Pharmaceutical Manufacturer Programs

Nearly all major drug manufacturers provide assistance programs for their most popular drugs. Currently, there are about 2,000 PAPs offered by nearly 500 companies. This loose patchwork of programs lacks any semblance of standardization and is subject to continuous change. Each unique program has its own eligibility guidelines and application procedures. Patient assistance can range from discounts on drug purchases, direct reimbursement for OOP costs, to free medication.

Typically, these programs serve only patients with no prescription drug coverage—either through commercial insurance plans, Medicare, or Medicaid. Eligibility requirements vary from program to program, but most require US citizenship and a total household income between 2-4 times the Federal Poverty Level (FPL). According to the US Department of Health and Human Services, the federal poverty guideline for 2023 is $30,000 for a family of four. Depending on the PAP, the patient may be required to submit supporting documentation, such as proof of income, rejection letters from commercial insurance plans and/or Medicaid, original prescriptions, or physician signatures and clinical information. Some of the manufacturer PAPs send the medicines to the physician’s office for distribution to patients, while others send the medicine to a pharmacy or provide a credit card with a predefined value that the patient can use to pay their out-of-pocket costs. A few send a certificate to the patient who then gives it to the pharmacist.

Most of the programs offer an online application process. They can be found individually at the drug company’s website or can be accessed through one of the handful of national organizations that act as clearinghouses for patients (i.e., These “one-stop-shops” allow patients the ability to locate programs by drug and/or manufacturer, see consolidated program information, receive refill updates, and other information (Exhibit 1). Most of these sites also offer access to information on relevant insurance coverage and public benefits that might address other health care needs. Many of these sites offer a variety of resources to health care providers, which can be very useful for those just beginning the patient advocacy process.

Exhibit 1

Patient Assistance Program Gateways

Partnership for Prescription Assistance (PPA):




Because these PAPs are constructed around the drug itself, there is little continuity for patients dealing with complex diagnoses and multiple drugs. For example, depending on the drug their physician orders, a patient with pemphigus vulgaris (PV) could conceivably apply for assistance separately from the makers of several drugs that they may be taking. Unfortunately, the best clinical choice drugs for a given patient may not yield the best drug manufacturer’s PAP for the individual patient’s needs. Furthermore, there is no coordination between PAPs for patients with multiple diagnoses and those on multiple drug therapies. For example, a patient with PV might qualify for assistance for some of their medications but not all of them, especially if they have medications for other diseases besides their PV diagnosis.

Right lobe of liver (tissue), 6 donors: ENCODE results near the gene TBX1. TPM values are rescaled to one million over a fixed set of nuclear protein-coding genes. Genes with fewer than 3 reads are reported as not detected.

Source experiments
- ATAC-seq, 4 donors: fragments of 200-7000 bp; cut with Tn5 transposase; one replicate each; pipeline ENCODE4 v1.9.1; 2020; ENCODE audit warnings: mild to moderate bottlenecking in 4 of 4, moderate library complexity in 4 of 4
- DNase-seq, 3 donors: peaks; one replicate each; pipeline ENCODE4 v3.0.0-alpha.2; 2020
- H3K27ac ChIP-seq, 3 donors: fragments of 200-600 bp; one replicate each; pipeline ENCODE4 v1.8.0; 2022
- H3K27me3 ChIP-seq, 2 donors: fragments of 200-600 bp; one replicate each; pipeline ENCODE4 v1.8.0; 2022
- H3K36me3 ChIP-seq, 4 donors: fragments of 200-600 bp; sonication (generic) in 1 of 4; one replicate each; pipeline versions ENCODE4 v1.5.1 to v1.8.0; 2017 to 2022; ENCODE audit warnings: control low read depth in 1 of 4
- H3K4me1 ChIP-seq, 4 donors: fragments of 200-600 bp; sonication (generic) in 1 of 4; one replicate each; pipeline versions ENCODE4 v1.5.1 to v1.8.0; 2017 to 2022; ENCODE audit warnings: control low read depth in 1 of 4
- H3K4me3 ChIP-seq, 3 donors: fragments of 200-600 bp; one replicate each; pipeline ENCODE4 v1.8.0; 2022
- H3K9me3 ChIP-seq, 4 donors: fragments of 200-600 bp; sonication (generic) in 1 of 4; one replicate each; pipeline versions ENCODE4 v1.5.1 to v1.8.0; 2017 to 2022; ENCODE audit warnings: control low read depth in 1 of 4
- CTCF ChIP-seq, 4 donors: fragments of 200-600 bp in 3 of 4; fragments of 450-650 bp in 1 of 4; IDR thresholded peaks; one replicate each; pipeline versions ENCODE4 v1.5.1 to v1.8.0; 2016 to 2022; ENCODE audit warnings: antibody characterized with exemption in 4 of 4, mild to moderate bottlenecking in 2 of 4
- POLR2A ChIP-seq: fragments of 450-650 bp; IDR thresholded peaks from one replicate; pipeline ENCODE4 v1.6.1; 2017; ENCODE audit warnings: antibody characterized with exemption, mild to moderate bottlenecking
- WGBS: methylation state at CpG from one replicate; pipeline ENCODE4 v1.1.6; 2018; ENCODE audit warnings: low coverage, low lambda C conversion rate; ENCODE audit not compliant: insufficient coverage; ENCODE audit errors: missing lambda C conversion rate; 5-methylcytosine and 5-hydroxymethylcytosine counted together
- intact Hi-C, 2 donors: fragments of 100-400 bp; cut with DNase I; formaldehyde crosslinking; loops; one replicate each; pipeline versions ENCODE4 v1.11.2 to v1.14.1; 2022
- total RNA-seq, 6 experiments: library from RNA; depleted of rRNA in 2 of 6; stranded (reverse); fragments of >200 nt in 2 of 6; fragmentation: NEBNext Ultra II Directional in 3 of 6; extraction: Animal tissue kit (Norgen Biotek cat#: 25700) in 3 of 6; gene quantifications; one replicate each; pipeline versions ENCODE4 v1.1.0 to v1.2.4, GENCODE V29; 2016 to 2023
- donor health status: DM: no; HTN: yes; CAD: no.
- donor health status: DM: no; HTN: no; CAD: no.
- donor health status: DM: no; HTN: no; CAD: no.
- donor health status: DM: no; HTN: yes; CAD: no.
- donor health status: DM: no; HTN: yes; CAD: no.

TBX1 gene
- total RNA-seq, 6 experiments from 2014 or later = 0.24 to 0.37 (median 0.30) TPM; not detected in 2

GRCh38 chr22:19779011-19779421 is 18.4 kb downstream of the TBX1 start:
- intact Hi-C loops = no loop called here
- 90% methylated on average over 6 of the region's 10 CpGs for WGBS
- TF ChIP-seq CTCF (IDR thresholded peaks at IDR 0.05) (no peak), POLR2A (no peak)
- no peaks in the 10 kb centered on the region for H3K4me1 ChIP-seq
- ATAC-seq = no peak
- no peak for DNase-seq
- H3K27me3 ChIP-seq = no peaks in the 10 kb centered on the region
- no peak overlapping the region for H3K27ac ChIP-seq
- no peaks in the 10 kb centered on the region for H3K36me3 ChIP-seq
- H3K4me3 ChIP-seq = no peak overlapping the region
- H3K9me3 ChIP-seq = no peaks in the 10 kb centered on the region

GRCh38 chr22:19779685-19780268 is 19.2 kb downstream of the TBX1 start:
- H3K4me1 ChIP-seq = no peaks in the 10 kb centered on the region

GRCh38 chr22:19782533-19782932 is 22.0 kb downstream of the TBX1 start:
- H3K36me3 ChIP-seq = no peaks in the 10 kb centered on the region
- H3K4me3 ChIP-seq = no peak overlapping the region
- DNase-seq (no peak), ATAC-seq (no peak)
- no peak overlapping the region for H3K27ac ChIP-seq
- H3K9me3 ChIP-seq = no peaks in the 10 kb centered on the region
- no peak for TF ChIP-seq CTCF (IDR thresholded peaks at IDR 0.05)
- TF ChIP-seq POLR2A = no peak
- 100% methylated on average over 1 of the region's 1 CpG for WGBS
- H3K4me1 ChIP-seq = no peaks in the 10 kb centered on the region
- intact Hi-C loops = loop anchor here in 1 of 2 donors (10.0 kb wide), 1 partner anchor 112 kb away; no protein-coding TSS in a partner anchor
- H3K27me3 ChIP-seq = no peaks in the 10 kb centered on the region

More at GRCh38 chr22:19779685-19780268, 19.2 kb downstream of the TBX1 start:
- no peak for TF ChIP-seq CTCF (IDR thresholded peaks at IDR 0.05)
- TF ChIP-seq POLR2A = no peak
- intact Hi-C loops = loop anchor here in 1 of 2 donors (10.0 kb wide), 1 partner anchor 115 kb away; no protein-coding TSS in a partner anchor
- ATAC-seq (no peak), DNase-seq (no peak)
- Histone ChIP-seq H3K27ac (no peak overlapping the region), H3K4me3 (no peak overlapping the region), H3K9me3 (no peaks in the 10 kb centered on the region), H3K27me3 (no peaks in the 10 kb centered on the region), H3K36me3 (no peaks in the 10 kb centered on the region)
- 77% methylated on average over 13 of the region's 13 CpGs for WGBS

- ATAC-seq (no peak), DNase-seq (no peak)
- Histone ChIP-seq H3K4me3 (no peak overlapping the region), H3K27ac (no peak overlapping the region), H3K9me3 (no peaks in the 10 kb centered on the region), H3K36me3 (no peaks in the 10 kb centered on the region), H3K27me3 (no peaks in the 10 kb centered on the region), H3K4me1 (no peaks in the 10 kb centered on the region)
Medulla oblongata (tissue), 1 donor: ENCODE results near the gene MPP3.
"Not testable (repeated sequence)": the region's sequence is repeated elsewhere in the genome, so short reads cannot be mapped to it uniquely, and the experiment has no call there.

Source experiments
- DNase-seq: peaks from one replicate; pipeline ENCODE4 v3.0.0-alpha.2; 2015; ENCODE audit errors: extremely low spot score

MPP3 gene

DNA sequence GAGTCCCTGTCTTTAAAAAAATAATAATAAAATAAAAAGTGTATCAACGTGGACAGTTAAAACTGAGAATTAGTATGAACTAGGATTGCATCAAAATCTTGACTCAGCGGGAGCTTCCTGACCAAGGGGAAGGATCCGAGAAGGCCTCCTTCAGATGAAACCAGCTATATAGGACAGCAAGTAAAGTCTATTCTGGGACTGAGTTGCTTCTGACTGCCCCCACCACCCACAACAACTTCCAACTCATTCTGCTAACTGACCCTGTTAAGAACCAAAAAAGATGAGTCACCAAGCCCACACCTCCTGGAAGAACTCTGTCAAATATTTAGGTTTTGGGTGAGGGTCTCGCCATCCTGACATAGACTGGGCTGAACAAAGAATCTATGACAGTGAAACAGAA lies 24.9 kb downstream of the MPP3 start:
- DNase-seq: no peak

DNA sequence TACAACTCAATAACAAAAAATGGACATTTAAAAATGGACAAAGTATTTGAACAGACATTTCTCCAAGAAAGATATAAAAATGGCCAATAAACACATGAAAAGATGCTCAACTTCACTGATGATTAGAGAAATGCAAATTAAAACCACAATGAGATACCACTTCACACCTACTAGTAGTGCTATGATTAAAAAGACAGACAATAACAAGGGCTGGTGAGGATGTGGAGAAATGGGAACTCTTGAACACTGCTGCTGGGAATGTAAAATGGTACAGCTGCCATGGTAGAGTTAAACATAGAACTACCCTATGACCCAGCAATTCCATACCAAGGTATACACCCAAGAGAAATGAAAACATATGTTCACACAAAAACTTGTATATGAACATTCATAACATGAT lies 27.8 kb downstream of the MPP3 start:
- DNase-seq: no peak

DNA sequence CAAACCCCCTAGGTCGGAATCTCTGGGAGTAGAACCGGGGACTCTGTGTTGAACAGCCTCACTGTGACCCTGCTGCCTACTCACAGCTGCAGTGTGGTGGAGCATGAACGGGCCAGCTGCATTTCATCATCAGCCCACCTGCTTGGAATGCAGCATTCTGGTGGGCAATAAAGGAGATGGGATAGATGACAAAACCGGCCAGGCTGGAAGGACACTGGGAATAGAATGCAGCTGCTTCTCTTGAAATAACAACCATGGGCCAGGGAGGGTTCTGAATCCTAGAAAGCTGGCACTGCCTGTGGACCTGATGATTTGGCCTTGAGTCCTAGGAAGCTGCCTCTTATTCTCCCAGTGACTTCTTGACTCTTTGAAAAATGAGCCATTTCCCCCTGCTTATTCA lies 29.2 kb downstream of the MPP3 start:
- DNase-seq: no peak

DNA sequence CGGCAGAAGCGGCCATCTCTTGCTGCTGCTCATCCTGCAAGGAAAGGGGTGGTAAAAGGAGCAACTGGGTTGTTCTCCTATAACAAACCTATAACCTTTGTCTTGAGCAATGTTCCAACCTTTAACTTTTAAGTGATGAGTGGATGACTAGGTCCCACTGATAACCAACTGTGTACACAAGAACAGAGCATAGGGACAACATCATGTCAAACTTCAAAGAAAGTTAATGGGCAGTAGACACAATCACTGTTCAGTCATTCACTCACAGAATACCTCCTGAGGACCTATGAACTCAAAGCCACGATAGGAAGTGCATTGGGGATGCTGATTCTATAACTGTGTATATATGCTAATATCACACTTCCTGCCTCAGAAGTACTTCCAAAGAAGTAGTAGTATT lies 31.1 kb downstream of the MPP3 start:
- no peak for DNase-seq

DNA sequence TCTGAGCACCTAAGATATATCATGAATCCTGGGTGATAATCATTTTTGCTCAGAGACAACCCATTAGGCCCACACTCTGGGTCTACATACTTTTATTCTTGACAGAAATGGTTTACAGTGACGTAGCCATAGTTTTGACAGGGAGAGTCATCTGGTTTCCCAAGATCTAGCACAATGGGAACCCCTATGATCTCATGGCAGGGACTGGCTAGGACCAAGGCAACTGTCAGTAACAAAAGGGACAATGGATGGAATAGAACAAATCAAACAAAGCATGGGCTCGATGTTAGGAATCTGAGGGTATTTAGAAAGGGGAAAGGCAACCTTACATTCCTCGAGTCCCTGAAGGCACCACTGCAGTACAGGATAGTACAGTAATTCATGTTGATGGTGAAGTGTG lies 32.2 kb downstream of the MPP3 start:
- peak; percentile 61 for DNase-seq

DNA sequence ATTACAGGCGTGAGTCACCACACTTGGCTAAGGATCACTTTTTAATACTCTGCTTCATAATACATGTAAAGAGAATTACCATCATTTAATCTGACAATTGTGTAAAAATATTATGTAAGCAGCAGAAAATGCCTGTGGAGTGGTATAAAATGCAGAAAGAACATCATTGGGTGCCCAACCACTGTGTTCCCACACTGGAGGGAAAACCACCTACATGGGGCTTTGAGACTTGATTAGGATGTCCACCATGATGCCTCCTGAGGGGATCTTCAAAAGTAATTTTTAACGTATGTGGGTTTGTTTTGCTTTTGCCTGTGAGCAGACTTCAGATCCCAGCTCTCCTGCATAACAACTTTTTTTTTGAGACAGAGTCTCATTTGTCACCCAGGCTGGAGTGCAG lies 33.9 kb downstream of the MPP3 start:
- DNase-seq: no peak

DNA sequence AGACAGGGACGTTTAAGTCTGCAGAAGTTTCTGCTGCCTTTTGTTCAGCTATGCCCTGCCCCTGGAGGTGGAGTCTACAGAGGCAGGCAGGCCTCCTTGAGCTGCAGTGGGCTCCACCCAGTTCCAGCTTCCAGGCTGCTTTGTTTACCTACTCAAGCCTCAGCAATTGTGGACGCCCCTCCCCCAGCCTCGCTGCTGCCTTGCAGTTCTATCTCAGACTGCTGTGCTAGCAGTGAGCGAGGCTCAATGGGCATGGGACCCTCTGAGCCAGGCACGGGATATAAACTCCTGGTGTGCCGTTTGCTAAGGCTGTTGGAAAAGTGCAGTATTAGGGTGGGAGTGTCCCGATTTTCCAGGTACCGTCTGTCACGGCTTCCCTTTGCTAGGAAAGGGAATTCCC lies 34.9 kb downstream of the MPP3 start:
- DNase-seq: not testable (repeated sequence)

These programs are by far the most common vehicle for delivering patient assistance—and have helped millions of Americans obtain needed medication—but they are not a complete resource for autoimmune skin blistering disease (AIBD) patients. For one, a great majority of the therapies covered by pharmaceutical manufacturer PAPs are for oral medications. There are fewer programs for injectable or infused medications compared to oral medications. There are even fewer programs dedicated to chronically infused medications. In addition, the programs are primarily designed for patients with no prescription drug insurance, versus the larger group of patients that have some coverage but still cannot afford their out-of-pocket costs. Despite these drawbacks, manufacturer PAPs can be a useful tool.

Third-Party Programs

For those insured by government sponsored programs, such as Medicare and Medicaid, receiving free medication, discounts, or other “inducements” from pharmaceutical companies runs afoul of Fraud, Waste, and Abuse regulatory guidelines. Therefore, patients with these types of insurance must receive assistance via a third party, typically a nonprofit patient advocacy group that coordinates the distribution of medications and financial assistance. In addition to delivering access to medication, third-party programs also help underinsured patients cover co-pays and often offer a wealth of other health care-related information and resources.

There are a variety of ways these organizations can be structured. The most common is the independent, nonprofit foundation. There are several large, national entities that operate disease-specific funds—some for dozens of different medical conditions. They are funded through donations from individuals and organizations, mainly pharmaceutical companies (Exhibit 2). Their size and reach allow them to cover a variety of medical interventions such as cancer treatments, chronic diseases, iron overload as a result of blood transfusions, and more.

Exhibit 2

Nonprofit Patient Assistance Foundations

Caring Voice Coalition: